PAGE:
By Gloria Romano-Barrera.
On Thursday, September 8th, LATINA Style proudly honored Latinas serving in the Armed Forces at the Crystal City Marriott in Arlington, VA. Addressing the needs of Latina professionals, civic leaders, and members of the Armed Services has been the mission of LATINA Style since 2004 and today’s mission is no different.
Gathering a distinguished group of national and local leaders, partners, sponsors, and honorees from throughout the country, LATINA Style kicked-off one of the most coveted programs for Latinas in the U.S. with a one-of-a-kind leadership reception at the Crystal City Marriott in Arlington, VA, on the evening of September 7th.
On the morning of September 8th, Mistress of Ceremonies Sulema Salazar, Telemundo Washington News Anchor and Robert E. Bard, president & CEO, LATINA Style, welcomed host sponsor Apoorva N. Gandhi, Vice President, Multi-Cultural Affairs, Marriott International Inc. to the stage.
“I want to first of all say thank you. This is so important because this is the America I want to live in, and the America we need to live in,” said Gandhi, who comes from an immigrant family. “It is really beautiful to see when immigrants take the uniform and put it on and recognize that the flag that we see is more than just colors on the fabric. It means something. That’s what this room means to me. So it is really important to recognize your contributions and realize we still need those contributions.”
The Symposium could not be made possible without the support of another great sponsor, AT&T. During the morning, Susie Santana, Assistant Vice President Federal Relations, AT&T, spoke on behalf of the company. “It’s great to be in this room full of powerful and talented Latina leaders and supporters,” she stated. “At AT&T we share core values of empowering employees in our communities through career mentorship and education. AT&T’s long commitment is in their DNA and we are proud of our best in class programs, workplace inclusion, and supplier diversity.”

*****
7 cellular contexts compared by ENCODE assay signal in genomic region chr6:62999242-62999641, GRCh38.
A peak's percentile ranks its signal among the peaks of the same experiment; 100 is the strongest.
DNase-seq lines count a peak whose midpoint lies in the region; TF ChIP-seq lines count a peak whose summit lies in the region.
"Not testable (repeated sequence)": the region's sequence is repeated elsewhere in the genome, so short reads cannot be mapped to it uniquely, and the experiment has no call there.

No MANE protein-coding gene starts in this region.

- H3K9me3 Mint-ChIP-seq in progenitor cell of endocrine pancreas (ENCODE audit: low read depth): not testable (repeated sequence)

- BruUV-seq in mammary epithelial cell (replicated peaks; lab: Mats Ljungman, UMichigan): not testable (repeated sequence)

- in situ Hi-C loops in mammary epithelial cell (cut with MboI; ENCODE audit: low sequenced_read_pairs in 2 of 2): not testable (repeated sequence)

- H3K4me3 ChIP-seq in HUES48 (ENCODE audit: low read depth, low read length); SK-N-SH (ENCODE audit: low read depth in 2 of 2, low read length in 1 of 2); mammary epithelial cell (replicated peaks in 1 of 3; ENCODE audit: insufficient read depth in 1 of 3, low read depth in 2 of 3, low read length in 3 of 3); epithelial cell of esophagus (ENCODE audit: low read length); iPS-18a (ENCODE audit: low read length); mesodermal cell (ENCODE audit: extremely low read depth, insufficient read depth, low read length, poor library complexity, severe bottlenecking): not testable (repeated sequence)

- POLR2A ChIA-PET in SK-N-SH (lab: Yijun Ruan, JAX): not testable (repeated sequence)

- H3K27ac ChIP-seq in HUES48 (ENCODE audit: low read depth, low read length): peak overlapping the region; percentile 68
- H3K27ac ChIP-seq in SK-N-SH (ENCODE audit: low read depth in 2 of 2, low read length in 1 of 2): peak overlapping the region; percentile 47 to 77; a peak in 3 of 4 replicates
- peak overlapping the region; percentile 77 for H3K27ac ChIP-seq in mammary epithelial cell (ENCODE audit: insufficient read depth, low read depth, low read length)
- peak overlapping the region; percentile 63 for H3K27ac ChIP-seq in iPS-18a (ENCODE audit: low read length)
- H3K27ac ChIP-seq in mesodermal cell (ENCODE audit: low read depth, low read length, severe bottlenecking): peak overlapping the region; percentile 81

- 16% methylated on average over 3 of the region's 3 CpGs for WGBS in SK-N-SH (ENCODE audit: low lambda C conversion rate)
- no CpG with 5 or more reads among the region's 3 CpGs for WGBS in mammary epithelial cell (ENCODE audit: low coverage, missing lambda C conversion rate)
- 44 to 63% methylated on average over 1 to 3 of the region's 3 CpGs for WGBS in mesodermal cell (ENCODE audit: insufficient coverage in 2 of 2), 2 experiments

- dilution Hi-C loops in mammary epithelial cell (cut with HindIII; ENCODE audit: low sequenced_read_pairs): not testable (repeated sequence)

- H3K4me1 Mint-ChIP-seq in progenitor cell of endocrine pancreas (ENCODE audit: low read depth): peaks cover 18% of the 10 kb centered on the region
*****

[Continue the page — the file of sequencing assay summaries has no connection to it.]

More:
According to Santana, the proof is in the results as AT&T employs 84,000 women across the country, 36 percent of women are managers, more than 8,200 women work in STEM. At AT&T more than 100 women inventors have earned patents for the innovations and inventions.
Congresswoman Ileana Ros-Lehtinen (R-FL 27) provided Honorary Symposium remarks: “Each one of you is a testament to girls and young women, that they too can make a difference and they can reach new heights,” she stated. “The symposium was founded to be one of the largest gathering celebrating Latina leaders, Congratulations to all the awardees.”
Supporters such as Prudential also took pride in joining the celebration of Latina success. Guest remarks were provided by Michele C. Meyer-Shipp, Vice-President and Chief Diversity Officer. “First of all, I am really proud to bring greetings from our chairman and CEO because we are proud supporters of active service members and veterans,” she stated. “We come to you as a company and as human beings who genuinely care about all of you, we support you. We do everything we can to help you as you continue in active duty and as you leave active duty.”